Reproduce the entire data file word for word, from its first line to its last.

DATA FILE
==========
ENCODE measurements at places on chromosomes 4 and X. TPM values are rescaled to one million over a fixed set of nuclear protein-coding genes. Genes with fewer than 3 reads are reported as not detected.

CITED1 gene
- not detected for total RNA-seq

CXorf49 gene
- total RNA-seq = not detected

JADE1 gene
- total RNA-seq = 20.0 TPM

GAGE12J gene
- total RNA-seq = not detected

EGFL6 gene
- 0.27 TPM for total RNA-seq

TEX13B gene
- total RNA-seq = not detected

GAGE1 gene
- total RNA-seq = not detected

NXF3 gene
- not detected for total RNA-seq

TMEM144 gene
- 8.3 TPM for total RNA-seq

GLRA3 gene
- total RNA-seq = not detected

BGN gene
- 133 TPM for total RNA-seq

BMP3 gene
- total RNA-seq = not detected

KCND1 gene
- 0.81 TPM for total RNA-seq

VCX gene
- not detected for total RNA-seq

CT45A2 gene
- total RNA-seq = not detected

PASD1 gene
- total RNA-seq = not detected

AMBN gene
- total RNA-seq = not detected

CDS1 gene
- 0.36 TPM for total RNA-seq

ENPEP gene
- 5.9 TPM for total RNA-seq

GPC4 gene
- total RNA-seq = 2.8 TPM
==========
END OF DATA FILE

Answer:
ENCODE measurements at places on chromosomes 4 and X. TPM values are rescaled to one million over a fixed set of nuclear protein-coding genes. Genes with fewer than 3 reads are reported as not detected.

CITED1 gene
- not detected for total RNA-seq

CXorf49 gene
- total RNA-seq = not detected

JADE1 gene
- total RNA-seq = 20.0 TPM

GAGE12J gene
- total RNA-seq = not detected

EGFL6 gene
- 0.27 TPM for total RNA-seq

TEX13B gene
- total RNA-seq = not detected

GAGE1 gene
- total RNA-seq = not detected

NXF3 gene
- not detected for total RNA-seq

TMEM144 gene
- 8.3 TPM for total RNA-seq

GLRA3 gene
- total RNA-seq = not detected

BGN gene
- 133 TPM for total RNA-seq

BMP3 gene
- total RNA-seq = not detected

KCND1 gene
- 0.81 TPM for total RNA-seq

VCX gene
- not detected for total RNA-seq

CT45A2 gene
- total RNA-seq = not detected

PASD1 gene
- total RNA-seq = not detected

AMBN gene
- total RNA-seq = not detected

CDS1 gene
- 0.36 TPM for total RNA-seq

ENPEP gene
- 5.9 TPM for total RNA-seq

GPC4 gene
- total RNA-seq = 2.8 TPM